When we talked to Frank Turner, felt like “a bunch of arseholes.” That’s only natural when you crash some guy named Justin’s birthday party and end up kissing him on the mouth, becoming best friends with him, inviting him to your show the next night, and sending him on a crowdsurfing mission to collect two shots of Jameson and crowdsurf back. And that’s Turner’s community. It’s a raucous and wild and animated and exhilarated community — the key word being community.
We had the pleasure of talking to him at The Accord this Tuesday a few hours before his show. Somewhere between talking about playing four shows at Lollapalooza and talking about aspiring musicians, Turner stressed to us that music, especially in concert format, is an exchange and form of communication between the audience and the artist. He doesn’t want monologues and he doesn’t want some higher position because of his raised position on the stage. He doesn’t like to talk about politics – aside from calling out an “orange racist” — and in a music world that is often too complicated, having this simple exchange, an exchange that we’re trusted to take part in.
The best part of the show was the symmetry of the messages of the two openers — the Arkells and Will Varley — with Turners. Frontman to the Arkells, Max Kerman, emerged into the crowd during the bands opening number to ensure there was enough dancing. Will Varley, after explicitly saying the importance of communication between artists and audience during a show, interrupted one of his own songs when he realized Tesco’s markets don’t exist in America. After deciding Walmart wouldn’t work with the line’s anti-hunting statement, someone offered him Shnucks (“Shucks?!” “No! Shnucks!”) instead.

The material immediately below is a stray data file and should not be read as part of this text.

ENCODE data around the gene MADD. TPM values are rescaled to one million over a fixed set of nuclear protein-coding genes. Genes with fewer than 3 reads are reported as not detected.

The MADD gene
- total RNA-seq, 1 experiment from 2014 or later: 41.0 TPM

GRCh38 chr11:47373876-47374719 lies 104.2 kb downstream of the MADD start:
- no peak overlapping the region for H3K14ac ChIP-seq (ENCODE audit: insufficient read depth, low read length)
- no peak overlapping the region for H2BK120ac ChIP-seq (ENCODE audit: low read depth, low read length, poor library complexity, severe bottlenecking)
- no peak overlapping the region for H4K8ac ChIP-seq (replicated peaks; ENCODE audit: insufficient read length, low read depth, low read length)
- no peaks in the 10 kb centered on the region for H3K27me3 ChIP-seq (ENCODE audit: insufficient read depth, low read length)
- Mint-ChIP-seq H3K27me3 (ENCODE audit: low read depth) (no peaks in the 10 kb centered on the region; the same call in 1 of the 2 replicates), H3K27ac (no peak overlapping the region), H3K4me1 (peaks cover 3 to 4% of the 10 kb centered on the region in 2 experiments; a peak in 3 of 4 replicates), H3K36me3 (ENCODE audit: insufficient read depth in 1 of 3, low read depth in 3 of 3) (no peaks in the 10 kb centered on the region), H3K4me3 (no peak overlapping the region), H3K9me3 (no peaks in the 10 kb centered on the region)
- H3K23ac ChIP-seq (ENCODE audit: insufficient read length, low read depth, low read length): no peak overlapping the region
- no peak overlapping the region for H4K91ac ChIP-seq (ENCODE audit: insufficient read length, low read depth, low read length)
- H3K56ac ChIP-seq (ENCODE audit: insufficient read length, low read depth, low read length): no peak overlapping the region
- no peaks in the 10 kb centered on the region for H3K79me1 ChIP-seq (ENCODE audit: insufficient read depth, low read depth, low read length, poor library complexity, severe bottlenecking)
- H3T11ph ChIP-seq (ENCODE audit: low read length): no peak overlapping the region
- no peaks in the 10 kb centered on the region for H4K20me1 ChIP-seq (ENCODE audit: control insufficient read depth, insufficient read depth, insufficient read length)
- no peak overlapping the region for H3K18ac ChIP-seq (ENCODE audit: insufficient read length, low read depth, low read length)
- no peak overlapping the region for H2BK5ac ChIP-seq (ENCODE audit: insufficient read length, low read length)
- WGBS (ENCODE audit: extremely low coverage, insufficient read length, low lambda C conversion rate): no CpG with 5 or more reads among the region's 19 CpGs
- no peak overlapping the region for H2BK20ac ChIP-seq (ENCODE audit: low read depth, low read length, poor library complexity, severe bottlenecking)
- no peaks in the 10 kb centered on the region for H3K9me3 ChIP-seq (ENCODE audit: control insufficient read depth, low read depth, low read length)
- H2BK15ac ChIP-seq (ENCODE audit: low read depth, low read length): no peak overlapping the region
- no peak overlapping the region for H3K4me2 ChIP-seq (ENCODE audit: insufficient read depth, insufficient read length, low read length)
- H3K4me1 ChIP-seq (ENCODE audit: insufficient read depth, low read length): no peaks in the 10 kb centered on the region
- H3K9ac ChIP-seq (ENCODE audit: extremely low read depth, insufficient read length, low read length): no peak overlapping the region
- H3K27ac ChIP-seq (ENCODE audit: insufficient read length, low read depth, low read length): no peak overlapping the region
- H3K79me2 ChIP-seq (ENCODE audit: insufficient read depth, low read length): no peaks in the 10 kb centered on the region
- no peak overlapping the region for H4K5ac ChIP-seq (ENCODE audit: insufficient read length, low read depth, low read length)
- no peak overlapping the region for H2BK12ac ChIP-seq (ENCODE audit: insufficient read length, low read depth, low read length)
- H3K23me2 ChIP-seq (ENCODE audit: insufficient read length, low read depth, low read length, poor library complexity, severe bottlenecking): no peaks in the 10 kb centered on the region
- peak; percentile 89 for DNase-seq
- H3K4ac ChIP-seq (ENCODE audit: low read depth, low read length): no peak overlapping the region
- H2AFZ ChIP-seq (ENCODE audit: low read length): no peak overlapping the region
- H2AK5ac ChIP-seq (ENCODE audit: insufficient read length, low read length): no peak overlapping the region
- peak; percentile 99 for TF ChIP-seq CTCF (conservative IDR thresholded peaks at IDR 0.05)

The whole concert was about communication, which is especially crucial for hit-or-miss openers, who will likely be remembered by not only their music, but also they way they captivate their often lent audiences. They have to make waiting seem worth it. Both openers did an exemplary job achieving that.
Turner’s set was insane. There just isn’t a better way to put it — his jokes, his jabs, his honesty and his energy made the night so simply entertaining and infectious. If you didn’t know the words, you really wanted to. You cursed yourself for not heading to The Blind Pig last night to have a Heineken with Varley and Turner to just experience a little bit of the light and exuberance they project on stage.
Perhaps the best moment — aside from the beautiful stripped down version of “The Way I Tend To Be” or Turner playing a song requested via email from a man in Bangladesh who bought his girlfriend tickets to see tonight’s show from across the world — was the “wall of hugs” Turner coaxed the audience into. Find someone across the room, give them a hug, “and maybe we’ll create something meaningful tonight.” The communication within the audience, after all, was just as important, as he said later in the night “We’re a family here!”